Judaism and Christianity are not alone in suggesting the presence of spiritual powers behind and within governments, societies, and regimes.  We scientific, sceptical moderns are now averse to using this kind of “woo-woo” language, but the reality of mysterious collective psyches and group dynamics remains.  The great psychiatrist Carl Jung postulated “unconscious collective [viz. hereditary] memory” to explain it.  Sensitive, attentive people frequently pick up such “vibes”.  We talk of “school spirit, team spirit, national/army/corporate morale” (a fancy word to describe the same essential dynamic at a group level).  Many people (including this writer) have personally experienced the phenomenon of sensing “the spirit in a place/person/home/group”—describing it as “positive, joyful, happy, peaceful, tense, explosive, angry, dark, etc.”  Migraines aside, people who see auras often diagnose these operative spirits with uncanny accuracy.

Rome bequeathed its operant, dominant spirits to the West: its sense of “divine mission” to civilize and bring equality and ‘liberation’ (subjugation to its superior system) to the ‘barbarians’, the lust for power, for control, for wealth, for cultural hegemony.  We see all of this abundantly displayed in the history of the West both in the actions and programmes of its governments and its long- and one-time most dominant cultural, social, and spiritual institution, the Roman Catholic Church.  Neither has it been absent from the Protestant and Orthodox branches of Christianity.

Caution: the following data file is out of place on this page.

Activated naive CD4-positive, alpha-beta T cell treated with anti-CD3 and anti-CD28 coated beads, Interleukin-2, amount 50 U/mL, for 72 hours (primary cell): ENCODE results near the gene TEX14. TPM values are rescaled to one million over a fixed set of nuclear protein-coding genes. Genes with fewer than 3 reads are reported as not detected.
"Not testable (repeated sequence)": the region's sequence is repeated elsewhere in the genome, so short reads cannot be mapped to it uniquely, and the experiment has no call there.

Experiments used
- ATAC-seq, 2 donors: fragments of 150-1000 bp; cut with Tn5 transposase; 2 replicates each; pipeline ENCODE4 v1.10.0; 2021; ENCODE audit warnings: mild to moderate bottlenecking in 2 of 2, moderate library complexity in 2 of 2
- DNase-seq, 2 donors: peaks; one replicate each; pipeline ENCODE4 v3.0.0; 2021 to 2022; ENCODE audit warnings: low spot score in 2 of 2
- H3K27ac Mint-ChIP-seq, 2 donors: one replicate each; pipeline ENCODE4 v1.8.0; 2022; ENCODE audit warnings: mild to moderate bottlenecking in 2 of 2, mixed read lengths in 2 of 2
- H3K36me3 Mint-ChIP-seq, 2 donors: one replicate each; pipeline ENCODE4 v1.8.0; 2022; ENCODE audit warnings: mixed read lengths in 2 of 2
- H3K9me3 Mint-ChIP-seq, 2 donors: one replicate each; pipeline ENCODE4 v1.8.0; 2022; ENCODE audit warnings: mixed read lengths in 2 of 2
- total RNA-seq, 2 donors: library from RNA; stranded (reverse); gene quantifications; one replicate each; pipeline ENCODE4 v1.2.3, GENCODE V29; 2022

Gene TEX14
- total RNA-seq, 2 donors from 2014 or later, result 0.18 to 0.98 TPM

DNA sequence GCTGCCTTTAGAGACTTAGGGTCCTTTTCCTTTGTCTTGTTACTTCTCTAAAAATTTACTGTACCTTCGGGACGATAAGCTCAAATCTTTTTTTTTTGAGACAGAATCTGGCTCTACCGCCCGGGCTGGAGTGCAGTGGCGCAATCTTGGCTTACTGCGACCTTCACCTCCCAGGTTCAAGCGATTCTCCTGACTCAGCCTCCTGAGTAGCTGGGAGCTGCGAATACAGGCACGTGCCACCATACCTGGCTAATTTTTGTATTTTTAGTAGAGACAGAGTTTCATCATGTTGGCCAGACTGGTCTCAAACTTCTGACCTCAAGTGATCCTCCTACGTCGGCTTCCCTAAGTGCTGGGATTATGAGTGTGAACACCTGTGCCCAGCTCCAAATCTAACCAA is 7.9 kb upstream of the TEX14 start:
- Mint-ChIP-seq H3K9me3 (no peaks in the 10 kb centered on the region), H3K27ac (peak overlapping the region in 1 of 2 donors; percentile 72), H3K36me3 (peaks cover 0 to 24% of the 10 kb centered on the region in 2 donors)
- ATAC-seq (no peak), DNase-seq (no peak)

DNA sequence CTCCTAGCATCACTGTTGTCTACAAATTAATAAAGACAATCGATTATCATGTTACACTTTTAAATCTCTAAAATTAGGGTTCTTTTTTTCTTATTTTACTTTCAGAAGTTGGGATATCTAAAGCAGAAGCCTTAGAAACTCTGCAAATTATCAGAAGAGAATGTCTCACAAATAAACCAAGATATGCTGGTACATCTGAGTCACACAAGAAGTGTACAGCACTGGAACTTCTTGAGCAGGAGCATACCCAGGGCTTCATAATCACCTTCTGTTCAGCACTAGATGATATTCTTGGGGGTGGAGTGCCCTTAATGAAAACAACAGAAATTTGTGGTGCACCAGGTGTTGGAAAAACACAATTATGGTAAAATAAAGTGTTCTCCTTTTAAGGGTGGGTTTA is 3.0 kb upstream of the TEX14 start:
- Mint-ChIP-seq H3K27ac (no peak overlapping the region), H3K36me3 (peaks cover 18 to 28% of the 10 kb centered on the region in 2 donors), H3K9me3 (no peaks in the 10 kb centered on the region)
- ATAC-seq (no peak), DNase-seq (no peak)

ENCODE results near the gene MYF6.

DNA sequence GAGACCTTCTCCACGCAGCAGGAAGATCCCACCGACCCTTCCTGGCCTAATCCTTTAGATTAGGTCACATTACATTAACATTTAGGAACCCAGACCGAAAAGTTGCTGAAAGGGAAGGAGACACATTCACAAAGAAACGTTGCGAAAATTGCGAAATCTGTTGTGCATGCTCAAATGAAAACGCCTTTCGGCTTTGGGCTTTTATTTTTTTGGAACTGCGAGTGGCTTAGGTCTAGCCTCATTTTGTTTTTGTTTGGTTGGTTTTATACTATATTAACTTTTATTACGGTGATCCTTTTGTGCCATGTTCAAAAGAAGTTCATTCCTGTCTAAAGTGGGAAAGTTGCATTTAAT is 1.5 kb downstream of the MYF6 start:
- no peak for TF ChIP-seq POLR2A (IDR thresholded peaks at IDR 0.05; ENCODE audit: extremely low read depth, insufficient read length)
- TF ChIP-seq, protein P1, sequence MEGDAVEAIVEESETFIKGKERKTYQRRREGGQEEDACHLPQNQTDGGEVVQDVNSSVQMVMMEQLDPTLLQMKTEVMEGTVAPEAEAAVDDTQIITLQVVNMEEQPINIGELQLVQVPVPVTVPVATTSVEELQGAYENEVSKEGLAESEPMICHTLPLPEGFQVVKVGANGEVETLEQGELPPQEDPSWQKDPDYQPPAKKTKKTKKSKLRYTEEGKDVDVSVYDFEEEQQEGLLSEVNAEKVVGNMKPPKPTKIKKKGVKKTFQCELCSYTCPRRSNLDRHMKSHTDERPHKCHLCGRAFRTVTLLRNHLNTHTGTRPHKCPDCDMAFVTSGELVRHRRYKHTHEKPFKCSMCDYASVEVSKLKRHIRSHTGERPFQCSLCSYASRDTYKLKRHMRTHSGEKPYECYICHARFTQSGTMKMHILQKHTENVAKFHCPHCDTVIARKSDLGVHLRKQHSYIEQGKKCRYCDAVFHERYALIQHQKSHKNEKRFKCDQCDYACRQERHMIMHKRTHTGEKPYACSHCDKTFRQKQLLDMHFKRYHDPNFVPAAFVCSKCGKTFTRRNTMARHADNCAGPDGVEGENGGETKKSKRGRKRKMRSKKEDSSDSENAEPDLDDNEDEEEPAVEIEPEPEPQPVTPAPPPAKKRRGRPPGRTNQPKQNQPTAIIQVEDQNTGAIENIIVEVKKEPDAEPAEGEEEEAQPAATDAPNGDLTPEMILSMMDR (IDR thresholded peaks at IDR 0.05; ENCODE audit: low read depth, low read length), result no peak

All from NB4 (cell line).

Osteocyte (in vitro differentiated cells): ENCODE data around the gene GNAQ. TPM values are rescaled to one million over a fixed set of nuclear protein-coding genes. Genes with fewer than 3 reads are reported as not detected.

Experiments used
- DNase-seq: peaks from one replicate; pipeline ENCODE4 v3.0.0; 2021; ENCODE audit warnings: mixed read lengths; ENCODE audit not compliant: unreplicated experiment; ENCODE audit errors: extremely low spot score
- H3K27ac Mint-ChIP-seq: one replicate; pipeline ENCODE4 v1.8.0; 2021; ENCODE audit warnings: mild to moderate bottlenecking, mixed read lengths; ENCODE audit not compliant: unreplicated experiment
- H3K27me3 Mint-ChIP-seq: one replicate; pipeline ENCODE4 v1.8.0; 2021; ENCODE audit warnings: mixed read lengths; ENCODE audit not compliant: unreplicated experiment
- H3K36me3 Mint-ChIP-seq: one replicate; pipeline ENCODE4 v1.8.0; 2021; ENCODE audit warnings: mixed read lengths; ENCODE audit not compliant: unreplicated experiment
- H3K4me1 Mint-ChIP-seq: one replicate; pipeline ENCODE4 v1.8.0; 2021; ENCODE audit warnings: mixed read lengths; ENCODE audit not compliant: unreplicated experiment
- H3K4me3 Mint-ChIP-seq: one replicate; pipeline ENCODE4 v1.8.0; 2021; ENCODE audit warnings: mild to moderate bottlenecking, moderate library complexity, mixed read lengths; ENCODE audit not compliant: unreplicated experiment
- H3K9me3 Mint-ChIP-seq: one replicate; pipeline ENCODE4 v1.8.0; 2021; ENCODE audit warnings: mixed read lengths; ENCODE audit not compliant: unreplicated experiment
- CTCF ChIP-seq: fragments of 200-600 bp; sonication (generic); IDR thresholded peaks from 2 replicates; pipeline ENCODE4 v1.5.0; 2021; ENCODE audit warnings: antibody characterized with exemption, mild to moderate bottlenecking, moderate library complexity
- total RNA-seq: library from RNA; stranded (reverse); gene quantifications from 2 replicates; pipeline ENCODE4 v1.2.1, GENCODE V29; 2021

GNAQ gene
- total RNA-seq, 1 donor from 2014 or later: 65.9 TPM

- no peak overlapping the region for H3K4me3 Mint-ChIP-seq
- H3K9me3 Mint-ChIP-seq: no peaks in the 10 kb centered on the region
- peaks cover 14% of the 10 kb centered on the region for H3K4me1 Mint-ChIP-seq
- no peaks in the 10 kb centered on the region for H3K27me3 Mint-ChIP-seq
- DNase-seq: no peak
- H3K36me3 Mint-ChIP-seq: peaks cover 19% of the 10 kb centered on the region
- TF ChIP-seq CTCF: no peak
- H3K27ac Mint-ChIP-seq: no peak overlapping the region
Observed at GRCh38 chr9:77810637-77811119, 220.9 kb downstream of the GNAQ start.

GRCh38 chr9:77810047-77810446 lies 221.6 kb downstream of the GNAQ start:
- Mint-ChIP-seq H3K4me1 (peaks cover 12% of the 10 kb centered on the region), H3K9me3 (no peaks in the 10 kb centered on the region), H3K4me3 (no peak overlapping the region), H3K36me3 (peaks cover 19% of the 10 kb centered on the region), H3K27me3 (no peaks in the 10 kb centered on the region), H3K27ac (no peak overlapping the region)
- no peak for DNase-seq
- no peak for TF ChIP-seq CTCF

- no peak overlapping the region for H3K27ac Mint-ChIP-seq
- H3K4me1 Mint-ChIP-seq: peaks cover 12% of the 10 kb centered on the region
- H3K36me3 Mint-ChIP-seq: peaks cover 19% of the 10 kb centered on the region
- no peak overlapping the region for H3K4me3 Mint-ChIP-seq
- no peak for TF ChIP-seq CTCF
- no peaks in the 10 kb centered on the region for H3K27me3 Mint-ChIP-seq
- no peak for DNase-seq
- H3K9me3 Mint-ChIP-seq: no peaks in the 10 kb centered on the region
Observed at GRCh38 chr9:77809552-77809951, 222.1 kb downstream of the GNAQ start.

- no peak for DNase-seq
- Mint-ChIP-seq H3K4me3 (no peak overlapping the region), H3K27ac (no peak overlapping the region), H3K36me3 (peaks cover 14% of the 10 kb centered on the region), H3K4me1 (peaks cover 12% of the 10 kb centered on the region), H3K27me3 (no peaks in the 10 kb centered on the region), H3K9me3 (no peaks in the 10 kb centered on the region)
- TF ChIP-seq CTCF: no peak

That is not to say that other imperialisms have not done likewise at different times in other locations—China and the Islamic Caliphates for example—or seek to do so today .  But the modern/post-modern era has been characterized by the rise to dominance of Rome’s successor civilization, that of the West.  Even if the West now defines itself as secular and Post-Christian, it is demonstrably neo-Roman.  In fact, it is now more Romanesque (Roman-like) than at any time since 476 CE. 

The parallels to the late Empire are uncanny, our cynical, blasé, jaded spirit and dependency on greater and greater displays of wealth poured out to entertain, divert, and amuse our increasingly disillusioned populace, for example.  Our art and cultural refinements and tastes are more and more dystopian and apocalyptic and less and less subtle and ‘refined’, just as the cultural producers and products of the third to fifth centuries CE of Rome had become mere tawdry imitators and imitations of the greats of the past.